Another problem that Elizabeth comments on her book, is that so many newspapers, radio-stations, and television networks are owned by a handful of corporate players resulting in an inadequate level of coverage and analysis.10 She feels that it is important to revive a healthy news media in order to have a functioning democracy.11
Elizabeth emphasizes the need for citizens to become politically engaged. It is important to demand a change in the current electoral system (used in both the U.S. and Canada). What we have now is referred to as “First Past the Post (FPTP), which means that the candidate with the most votes in a riding (district) wins a seat and represents that riding (district) in government. A party can win a majority of seats without receiving the majority of the votes that are cast. It usually favors the largest party as well as parties with strong support in a particular region. A smaller party without a regional base will have difficulty gaining representation. The current system as it stands is flawed because it is vulnerable to gerrymandering and wasted votes. Elizabeth views representative government as much less about short term thinking (which appears to be the current situation) and more about long term political strategy.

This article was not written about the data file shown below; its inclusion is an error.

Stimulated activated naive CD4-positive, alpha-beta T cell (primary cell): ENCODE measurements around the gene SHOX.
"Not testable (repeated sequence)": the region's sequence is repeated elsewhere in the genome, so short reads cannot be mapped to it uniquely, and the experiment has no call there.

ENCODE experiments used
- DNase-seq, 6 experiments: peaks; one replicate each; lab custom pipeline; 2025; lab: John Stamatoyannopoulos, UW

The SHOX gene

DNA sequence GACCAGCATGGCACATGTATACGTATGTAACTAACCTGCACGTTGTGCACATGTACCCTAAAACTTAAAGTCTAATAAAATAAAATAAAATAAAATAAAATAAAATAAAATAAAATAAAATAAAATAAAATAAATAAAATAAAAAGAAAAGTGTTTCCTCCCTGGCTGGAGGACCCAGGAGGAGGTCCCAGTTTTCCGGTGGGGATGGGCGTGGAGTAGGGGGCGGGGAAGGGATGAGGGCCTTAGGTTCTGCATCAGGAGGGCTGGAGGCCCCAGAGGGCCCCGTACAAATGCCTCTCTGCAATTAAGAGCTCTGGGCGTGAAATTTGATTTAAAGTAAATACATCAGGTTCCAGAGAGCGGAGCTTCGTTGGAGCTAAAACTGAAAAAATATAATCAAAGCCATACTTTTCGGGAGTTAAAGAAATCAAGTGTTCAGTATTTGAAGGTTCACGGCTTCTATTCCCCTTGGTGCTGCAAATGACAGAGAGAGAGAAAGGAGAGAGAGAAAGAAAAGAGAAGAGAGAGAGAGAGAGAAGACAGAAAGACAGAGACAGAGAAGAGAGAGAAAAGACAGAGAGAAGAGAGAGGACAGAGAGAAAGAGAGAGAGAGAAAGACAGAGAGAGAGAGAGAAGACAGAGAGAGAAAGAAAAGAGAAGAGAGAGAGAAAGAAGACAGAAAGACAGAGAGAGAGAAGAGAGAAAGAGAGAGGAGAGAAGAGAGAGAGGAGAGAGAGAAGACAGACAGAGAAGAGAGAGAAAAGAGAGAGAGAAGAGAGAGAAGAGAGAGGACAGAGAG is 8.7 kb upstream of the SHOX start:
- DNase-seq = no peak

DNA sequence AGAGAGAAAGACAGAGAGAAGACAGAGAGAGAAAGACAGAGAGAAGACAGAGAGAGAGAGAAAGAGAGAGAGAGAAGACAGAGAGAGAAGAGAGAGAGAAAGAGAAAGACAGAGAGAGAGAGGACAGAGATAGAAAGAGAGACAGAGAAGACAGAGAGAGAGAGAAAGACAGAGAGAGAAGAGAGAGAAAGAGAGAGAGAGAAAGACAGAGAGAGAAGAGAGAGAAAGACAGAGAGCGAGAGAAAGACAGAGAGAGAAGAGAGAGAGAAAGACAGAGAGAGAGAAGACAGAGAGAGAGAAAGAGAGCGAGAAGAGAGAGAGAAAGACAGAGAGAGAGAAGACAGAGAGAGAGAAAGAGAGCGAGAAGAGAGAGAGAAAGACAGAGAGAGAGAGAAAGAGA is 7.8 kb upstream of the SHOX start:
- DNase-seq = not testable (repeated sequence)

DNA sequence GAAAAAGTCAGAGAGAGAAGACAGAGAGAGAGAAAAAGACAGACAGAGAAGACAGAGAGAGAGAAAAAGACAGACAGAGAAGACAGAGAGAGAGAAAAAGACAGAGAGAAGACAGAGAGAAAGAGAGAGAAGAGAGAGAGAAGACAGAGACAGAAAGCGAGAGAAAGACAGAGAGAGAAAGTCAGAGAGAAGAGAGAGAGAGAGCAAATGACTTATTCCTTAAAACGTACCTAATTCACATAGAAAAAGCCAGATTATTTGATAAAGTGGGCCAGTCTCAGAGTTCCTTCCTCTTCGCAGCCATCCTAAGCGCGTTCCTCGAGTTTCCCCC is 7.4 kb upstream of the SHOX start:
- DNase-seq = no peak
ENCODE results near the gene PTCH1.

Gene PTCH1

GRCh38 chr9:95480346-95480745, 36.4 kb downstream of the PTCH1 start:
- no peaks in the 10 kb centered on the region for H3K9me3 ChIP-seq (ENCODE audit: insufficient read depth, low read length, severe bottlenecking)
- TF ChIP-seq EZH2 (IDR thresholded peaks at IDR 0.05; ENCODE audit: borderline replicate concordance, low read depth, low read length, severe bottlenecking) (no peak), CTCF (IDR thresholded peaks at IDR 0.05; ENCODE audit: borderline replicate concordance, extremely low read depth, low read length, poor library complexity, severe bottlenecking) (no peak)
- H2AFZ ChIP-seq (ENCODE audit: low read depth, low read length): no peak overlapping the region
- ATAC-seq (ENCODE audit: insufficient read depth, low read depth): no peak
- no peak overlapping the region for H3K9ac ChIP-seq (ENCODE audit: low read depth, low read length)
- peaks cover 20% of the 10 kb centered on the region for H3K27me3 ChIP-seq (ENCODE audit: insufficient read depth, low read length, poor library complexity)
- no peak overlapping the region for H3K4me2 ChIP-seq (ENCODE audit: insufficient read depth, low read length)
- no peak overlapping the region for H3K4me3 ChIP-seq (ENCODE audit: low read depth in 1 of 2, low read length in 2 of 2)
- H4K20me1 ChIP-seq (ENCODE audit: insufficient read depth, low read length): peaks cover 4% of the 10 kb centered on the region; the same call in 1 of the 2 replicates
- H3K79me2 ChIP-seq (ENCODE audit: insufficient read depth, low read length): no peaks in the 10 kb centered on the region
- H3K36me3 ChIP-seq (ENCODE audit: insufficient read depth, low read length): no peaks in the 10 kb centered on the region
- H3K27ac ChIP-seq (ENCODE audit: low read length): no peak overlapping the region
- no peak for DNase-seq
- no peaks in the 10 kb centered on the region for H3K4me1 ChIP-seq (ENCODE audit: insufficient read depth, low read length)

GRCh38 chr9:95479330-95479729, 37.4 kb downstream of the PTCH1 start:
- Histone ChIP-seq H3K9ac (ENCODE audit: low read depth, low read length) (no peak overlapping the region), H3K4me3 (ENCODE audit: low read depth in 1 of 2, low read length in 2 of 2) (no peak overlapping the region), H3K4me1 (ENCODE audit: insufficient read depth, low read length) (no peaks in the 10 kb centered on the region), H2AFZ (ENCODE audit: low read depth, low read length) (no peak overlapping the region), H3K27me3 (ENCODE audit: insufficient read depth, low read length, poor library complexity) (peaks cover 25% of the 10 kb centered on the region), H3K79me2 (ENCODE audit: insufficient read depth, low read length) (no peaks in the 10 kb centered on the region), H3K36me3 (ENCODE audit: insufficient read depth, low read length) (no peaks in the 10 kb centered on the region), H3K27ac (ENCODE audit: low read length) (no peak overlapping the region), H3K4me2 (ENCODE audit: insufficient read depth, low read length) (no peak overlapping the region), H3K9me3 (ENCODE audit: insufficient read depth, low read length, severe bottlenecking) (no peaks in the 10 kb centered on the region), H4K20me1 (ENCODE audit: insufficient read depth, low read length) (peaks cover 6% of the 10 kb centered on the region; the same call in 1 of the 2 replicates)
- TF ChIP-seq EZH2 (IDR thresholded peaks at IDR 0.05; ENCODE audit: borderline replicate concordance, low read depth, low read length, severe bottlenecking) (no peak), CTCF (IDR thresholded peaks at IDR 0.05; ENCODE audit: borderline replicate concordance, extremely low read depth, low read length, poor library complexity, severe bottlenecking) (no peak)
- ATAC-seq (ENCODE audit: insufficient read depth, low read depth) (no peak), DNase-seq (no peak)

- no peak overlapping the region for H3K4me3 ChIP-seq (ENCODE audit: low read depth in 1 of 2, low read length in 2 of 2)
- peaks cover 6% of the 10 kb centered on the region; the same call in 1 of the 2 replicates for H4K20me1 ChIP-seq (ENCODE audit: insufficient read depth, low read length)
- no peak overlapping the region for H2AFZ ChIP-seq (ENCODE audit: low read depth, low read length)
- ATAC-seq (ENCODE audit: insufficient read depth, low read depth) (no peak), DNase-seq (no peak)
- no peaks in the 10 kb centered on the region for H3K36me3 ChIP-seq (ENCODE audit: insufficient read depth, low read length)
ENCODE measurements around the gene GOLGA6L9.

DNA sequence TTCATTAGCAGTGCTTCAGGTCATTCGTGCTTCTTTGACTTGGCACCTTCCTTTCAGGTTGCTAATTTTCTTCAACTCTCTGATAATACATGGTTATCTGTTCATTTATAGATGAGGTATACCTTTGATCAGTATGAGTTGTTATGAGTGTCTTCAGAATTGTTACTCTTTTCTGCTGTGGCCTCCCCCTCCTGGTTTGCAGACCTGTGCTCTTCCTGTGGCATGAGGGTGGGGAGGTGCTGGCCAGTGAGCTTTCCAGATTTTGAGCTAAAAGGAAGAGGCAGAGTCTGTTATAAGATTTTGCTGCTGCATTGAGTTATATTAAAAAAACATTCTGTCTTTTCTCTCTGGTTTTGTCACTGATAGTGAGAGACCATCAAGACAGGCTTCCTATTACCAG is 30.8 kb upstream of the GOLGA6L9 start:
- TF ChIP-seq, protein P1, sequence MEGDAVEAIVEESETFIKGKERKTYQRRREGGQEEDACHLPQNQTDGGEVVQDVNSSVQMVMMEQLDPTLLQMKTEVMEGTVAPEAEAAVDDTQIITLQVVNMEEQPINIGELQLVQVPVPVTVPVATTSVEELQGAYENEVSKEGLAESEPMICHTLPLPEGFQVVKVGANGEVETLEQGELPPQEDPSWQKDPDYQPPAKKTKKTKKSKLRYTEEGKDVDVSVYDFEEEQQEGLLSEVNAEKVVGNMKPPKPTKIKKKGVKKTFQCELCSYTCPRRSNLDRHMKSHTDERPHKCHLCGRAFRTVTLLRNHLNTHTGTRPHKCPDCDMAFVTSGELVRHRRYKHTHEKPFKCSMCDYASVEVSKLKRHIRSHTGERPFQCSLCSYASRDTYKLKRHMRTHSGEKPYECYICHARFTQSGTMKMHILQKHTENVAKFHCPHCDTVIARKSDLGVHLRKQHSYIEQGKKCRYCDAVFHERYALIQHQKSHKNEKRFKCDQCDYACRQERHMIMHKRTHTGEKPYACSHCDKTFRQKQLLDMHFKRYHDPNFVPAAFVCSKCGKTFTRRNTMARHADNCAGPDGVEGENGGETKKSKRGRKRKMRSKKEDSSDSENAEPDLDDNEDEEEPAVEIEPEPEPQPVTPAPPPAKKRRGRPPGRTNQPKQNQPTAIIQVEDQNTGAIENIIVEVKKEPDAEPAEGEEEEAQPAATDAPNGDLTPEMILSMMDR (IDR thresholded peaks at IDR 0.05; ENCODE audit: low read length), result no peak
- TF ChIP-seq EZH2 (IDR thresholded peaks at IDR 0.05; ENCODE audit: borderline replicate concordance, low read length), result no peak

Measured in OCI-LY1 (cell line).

Elizabeth is clear on what needs to happen, “We should not grow our industrial or economical footprint, but we can grow our political footprint. We need to localize as much as possible, the power of transnational corporations needs to be curtailed, and politicians need to regain the trust of citizens.

Birgitta Jansen currently resides in British Columbia and is a managing editor of the Desert Report. She has written previously on a number of environmental topics and has completed a book about the October 2015 flash floods in Death Valley NP.


1. Elizabeth May, Who We Are; Reflections On My Life And Canada; Greystone Books Ltd., 2014, p. 189
2. Ibid., p. 196
3. Ibid., p. 19
4. Ibid. p. 151;; accessed March 30, 2023
5. Ibid., p.189
6. Ibid., p. 167
7. Ibid., p. 196
8. Ibid., p. 2
9. Ibid., p. 79
10. Ibid., p. 197
11. Ibid., p. 200